Now, decades later, it's been estimated that White Oak Pastures is offsetting its beef production-related greenhouse gas emissions by 66%, in comparsion to beef produced on factory farms. (It is worth noting that some food system advocates are skeptical of these findings, arguing that the study used questionable models, and that they are an outlier from other studies that find grass-fed beef generates more greenhouse gas emissions); they also point out that 2.5 times more land was required, a major concern given that human land-use is a primary cause of biodiversity loss.) As a beef producer, of course, animal slaughter is still a part of the business. But it's a far cry from the horrendous images of battery cages, untreated infections and needless violence that activists have uncovered at factory farms over the years. For these efforts, White Oak has earned animal welfare certifications including Global Animal Partnership and Certified Humane.

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But these days, even the industrial titans who have mostly been on the wrong side of the animal rights and environmental movements are taking a page from Harris' book. Just last year, Cargill, McDonald's and Target, along with The Nature Conservancy, signed on to a five-year project to support RA practices on Nebraska farms. The program aims to supply farmers with the financial and educational resources they need to implement regenerative and more humane techniques — a particularly helpful approach, as these techniques can be cost-prohibitive for small farms already struggling to survive among industry giants.

Greener pastures and cleaner air

But regenerative agriculture isn't exclusive to livestock farming. There are a number of vegan-aligned brands that source material exclusively from regenerative farms. Milkadamia, a plant-based brand known for its non-dairy milk products made from macadamia nuts, has publicly committed to regenerative farming. Not only does it use regenerative practices on its own property, like using compost as fertilizer and planting cover crops (crops planted to protect the soil rather than to be harvested), but it looks for similar commitments from the farms it partners with. Similarly, White Leaf Provisions uses only crops that are organic, non-GMO, regenerative and biodynamic to make its core product, baby food. These practices aim to raise not just healthy babies, but a healthy planet for them to live on.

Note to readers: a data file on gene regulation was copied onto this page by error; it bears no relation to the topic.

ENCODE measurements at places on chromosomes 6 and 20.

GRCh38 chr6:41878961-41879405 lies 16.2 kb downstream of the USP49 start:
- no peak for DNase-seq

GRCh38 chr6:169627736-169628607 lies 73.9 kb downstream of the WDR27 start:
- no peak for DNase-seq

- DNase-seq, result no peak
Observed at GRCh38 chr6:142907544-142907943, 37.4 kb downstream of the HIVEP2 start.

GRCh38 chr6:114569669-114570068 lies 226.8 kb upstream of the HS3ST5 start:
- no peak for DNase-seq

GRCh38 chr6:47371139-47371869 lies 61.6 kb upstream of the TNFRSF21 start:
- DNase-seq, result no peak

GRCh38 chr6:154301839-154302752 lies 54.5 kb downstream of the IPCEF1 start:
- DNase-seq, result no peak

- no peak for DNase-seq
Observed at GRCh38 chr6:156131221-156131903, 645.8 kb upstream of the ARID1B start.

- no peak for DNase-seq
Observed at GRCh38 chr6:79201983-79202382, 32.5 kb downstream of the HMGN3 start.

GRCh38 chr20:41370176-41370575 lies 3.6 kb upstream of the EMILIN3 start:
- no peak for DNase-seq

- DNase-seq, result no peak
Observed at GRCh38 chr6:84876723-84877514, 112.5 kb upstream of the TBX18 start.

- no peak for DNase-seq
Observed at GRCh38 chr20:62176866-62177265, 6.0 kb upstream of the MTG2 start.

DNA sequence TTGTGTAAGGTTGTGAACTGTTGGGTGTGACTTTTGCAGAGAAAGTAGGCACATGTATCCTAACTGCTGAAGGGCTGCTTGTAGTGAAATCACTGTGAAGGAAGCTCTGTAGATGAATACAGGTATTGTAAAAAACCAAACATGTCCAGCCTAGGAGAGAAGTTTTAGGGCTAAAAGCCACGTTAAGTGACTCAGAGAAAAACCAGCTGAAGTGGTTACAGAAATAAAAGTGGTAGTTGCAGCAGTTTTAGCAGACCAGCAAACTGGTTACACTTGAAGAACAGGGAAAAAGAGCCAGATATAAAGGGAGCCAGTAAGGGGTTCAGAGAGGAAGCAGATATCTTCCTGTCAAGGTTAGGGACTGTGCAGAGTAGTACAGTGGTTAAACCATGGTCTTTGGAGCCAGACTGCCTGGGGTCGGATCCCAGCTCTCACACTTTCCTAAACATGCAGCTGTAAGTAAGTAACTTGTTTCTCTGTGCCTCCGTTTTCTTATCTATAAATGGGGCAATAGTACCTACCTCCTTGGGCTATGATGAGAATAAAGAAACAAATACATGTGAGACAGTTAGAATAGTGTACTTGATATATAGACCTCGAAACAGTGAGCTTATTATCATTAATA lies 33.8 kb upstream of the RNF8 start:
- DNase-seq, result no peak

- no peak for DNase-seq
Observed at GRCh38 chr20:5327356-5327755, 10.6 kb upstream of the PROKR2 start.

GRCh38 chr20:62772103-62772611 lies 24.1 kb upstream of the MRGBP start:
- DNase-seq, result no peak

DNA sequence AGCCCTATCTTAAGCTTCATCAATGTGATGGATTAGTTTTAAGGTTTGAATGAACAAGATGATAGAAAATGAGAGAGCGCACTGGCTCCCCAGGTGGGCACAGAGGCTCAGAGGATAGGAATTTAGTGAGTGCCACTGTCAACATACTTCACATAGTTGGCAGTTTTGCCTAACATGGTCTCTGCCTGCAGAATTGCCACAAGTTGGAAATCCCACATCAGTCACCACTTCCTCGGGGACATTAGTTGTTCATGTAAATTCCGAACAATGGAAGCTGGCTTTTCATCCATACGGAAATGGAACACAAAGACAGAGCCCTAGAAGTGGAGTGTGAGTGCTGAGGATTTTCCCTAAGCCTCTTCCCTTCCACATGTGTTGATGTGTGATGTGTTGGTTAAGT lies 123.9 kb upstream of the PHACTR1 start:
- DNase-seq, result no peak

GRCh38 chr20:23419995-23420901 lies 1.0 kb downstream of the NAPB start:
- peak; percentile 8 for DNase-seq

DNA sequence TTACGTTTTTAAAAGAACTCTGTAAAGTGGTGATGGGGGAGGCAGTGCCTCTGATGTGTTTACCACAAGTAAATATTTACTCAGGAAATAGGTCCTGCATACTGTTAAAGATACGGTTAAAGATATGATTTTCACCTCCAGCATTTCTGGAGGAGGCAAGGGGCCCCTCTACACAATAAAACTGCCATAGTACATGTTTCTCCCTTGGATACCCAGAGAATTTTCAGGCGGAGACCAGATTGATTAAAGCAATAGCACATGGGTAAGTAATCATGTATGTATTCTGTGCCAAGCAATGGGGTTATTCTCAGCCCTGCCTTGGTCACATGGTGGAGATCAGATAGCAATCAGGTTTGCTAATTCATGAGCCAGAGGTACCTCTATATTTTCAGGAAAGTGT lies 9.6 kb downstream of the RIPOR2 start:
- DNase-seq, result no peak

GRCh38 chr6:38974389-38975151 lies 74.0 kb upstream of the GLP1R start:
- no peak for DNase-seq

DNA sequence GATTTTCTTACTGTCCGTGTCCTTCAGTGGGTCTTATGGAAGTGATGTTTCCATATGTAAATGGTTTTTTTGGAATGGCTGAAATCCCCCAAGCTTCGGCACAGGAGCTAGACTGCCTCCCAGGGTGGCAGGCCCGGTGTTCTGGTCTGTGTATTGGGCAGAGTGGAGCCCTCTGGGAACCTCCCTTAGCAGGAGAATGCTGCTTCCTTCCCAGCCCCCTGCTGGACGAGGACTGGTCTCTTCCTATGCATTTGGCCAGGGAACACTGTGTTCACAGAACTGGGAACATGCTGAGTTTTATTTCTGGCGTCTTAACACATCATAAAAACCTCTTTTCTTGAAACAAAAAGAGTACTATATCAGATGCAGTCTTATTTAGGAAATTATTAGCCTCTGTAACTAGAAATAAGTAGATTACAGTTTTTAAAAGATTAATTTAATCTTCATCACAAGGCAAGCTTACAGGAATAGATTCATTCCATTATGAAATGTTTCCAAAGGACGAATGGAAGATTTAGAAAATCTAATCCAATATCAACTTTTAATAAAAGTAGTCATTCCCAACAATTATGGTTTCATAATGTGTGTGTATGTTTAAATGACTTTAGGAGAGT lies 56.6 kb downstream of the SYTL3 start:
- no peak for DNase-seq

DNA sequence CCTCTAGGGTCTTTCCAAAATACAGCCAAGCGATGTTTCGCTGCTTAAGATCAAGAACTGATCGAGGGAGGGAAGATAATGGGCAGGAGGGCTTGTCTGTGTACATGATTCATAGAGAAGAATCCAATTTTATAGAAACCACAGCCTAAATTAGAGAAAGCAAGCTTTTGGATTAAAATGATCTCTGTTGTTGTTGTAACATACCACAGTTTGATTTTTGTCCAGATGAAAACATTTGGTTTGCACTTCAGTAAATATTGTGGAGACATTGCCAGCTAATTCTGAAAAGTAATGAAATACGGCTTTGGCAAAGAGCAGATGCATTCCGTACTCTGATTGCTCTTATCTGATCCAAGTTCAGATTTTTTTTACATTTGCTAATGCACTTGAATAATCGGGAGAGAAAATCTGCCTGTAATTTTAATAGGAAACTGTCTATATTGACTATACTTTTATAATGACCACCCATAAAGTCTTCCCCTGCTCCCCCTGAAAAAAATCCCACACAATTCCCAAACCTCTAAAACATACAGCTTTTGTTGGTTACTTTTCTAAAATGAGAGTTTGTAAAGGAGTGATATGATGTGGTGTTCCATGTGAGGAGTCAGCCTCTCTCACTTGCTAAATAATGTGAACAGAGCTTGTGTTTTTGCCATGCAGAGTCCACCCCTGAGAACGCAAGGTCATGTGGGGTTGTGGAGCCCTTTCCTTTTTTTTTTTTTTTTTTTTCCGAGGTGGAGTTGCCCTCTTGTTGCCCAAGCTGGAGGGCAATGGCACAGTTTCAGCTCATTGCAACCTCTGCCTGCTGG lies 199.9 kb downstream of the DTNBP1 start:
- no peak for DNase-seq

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You're probably not going to change the minds of anyone who staunchly believes that it's inherently unethical to slaughter animals — a reasonable conclusion — but you probably won't sway the rest of the world into giving up meat overnight, either. Regenerative agriculture is a solution that can be (and in many places, is being) implemented right now, and it serves the interests of activists, environmentalists (at least on some metrics), farmers, vegans and the communities with which they interact. It doesn't require society to come to a philosophical consensus – an impossible goal – but it might be able to help mitigate the climate emergency, an issue that affects every last one of us.

Brian Kateman

Co-Founder and President of the Reducetarian Foundation

Brian Kateman is a co-founder of the Reducetarian Foundation, a nonprofit organization dedicated to reducing the consumption of animal products. He is the author of Meat Me Halfway — inspired by a documentary of the same name — and the editor of The Reducetarian Cookbook and The Reducetarian Solution.